Pixel Aligning

When you’re drawing graphics in your app, something that’s really important to make them look good is to pixel align them. This is the process of making sure all of the boundaries for a shape line up exactly with the screen’s pixel grid.

The problem when you don’t pixel align your graphics is that when they end up between pixels, they get all blurry like this:


(On the right is a zoomed in version of the same image.) With pixel aligning, the same drawing becomes:


Everything is beautiful again! Luckily, pixel aligning is easy to do. The main steps are: convert all of the relevant coordinates to the pixel grid, round them, then convert them back. There’s one little things to keep in mind while doing this- when you stroke (outline) something instead of filling it, the geometry works a bit differently. Here’s what a pixel aligned rectangle fill should look like on a pixel grid:


Note that the coordinates of the rectangle (shown in red) line up with the pixel grid points (which are integer pixel values). On the other hand, a pixel aligned rectangle stroke looks like this:


Now, the rectangle’s coordinates end up in between the pixels! In fact, they should be at the centers of the pixels (integer and a half values). And in case you weren’t already confused, here’s a rectangle with a two pixel stroke:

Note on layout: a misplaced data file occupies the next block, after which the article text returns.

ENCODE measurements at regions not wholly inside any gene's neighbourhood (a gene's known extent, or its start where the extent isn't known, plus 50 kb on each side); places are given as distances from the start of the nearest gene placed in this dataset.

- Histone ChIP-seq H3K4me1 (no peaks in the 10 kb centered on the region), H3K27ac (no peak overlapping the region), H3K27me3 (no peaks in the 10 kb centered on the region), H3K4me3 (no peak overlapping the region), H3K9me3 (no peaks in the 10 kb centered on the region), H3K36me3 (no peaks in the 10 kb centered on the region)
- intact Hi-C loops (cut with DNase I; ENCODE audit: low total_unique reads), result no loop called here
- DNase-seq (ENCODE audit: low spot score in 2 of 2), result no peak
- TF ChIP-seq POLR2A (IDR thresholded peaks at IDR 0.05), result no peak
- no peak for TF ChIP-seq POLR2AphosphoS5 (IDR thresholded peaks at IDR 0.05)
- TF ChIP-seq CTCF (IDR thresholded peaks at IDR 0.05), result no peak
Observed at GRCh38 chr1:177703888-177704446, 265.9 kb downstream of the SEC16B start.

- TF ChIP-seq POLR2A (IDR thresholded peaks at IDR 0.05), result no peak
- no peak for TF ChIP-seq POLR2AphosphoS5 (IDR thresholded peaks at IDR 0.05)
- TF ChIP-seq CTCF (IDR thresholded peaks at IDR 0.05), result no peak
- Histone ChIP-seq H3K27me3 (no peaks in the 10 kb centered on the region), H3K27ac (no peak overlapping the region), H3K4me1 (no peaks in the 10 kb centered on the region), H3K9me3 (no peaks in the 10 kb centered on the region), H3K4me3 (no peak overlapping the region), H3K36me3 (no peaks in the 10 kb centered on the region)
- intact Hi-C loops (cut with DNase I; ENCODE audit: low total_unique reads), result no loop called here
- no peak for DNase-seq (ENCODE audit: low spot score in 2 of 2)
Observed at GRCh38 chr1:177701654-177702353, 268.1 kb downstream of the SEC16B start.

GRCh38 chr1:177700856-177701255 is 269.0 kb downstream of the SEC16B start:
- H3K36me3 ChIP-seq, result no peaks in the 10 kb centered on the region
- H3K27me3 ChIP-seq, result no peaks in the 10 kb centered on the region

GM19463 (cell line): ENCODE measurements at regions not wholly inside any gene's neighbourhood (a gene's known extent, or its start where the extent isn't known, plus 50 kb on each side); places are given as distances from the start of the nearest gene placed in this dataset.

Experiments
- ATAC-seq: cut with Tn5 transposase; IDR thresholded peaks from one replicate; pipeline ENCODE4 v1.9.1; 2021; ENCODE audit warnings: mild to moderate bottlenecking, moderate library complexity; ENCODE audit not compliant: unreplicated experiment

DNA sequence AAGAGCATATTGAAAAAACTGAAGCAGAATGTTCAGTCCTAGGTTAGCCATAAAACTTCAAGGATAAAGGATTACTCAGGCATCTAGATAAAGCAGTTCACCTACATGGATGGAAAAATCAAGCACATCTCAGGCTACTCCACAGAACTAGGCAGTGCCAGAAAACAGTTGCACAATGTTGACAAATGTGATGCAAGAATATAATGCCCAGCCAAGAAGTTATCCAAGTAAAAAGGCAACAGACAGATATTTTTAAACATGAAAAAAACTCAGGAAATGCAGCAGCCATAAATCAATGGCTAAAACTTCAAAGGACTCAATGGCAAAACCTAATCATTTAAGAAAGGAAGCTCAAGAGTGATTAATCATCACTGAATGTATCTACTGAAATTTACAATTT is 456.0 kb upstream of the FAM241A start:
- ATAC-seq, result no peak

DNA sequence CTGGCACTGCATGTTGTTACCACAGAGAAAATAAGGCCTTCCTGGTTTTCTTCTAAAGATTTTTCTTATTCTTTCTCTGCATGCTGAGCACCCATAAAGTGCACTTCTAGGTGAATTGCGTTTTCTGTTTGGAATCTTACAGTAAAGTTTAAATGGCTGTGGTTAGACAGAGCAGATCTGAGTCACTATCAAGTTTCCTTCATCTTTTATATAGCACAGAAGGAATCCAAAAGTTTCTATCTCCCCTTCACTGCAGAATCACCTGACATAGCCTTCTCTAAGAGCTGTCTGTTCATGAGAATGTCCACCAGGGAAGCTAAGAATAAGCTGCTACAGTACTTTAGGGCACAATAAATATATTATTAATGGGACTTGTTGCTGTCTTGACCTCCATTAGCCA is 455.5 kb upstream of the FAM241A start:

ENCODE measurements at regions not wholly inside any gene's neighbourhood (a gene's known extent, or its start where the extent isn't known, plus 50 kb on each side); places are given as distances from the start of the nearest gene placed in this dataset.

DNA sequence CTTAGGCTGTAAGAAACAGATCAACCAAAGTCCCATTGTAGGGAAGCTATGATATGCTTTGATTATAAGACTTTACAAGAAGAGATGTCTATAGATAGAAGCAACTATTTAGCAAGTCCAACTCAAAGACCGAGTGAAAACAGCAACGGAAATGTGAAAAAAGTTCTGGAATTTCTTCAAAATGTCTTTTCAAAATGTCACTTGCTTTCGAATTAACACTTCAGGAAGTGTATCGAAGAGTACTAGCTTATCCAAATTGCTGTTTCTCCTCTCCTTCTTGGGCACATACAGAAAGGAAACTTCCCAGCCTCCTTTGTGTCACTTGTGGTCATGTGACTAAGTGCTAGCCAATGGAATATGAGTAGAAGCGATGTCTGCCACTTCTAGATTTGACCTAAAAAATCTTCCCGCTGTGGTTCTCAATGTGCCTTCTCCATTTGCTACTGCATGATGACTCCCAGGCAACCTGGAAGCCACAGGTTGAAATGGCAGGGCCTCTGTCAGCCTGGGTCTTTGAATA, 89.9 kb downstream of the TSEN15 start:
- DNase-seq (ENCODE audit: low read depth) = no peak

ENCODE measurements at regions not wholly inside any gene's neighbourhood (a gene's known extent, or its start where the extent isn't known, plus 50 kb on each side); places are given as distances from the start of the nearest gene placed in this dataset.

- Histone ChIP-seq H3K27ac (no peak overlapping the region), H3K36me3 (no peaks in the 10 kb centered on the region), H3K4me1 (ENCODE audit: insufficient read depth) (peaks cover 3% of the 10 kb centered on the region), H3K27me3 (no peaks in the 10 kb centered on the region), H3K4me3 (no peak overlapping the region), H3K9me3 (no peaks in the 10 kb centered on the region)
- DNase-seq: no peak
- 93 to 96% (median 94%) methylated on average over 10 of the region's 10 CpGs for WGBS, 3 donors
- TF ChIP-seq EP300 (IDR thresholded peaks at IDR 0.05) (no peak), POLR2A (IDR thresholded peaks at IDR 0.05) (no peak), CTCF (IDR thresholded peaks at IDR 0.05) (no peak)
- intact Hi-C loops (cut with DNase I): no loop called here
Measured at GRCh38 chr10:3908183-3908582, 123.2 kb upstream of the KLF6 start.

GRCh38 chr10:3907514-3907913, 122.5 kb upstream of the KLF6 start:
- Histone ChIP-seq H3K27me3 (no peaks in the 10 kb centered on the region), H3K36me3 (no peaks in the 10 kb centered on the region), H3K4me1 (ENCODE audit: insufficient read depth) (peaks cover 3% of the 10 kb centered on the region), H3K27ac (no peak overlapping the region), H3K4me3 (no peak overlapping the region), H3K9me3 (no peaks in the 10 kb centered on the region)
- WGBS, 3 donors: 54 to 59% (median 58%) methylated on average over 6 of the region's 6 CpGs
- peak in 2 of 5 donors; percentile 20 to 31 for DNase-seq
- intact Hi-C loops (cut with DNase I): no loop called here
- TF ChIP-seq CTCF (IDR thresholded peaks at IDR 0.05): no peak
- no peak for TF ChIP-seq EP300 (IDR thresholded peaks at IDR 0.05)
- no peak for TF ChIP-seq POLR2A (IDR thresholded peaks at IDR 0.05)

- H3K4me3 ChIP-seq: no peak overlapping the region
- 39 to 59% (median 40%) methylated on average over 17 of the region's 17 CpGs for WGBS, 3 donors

Two Pixel Stroked

Now the coordinates are back to integer values again. Luckily, this is pretty easy to generalize: odd stroke sizes should be rounded to integer and a half pixel values and even stroke sizes (including a fill, which is a zero size stroke) should be rounded to integer pixel values. What about decimal stroke values that are neither even or odd? Well there’s not much you can do to pixel align in that case since the stroke itself being a non-integer pixel size is already un-pixel-align-able.

Here’s some code to help you make all your drawing nice and pixel aligned:

View LTPixelAlign code

LTPixelAlign is an NSView category that adds methods to pixel align NSRect‘s, NSPoint‘s, and stroke widths. The idea is that you can call these from your NSView‘s drawWithRect: method to properly align the coordinates you use for drawing. Naturally these calls are resolution independence friendly- they rely on the view converting coordinates to pixels (with convertRectToBase: and friends) which takes the current resolution into account. At 1x, 1.25x, and 1.5x UI Resolutions, the non-aligned and pixel-aligned drawing shown above looks like:

Pixel Aligned at 1x

Pixel Aligned at 1.25x

Pixel Aligned at 1.5x

If you’re using any additional geometry transforms (like NSAffineTransform) while drawing, you’ll have to take those into account when pixel aligning. For scaling and translating, you should transform the coordinates, then pixel align them, then un-transform the results. For rotations and shears, you’re usually better off just not pixel aligning, since there’s no way to make your transformed graphics line up with the pixel grid.

Of course if this sounds too complicated, you can always just use Opacity’s source code exporting, which does all this for you…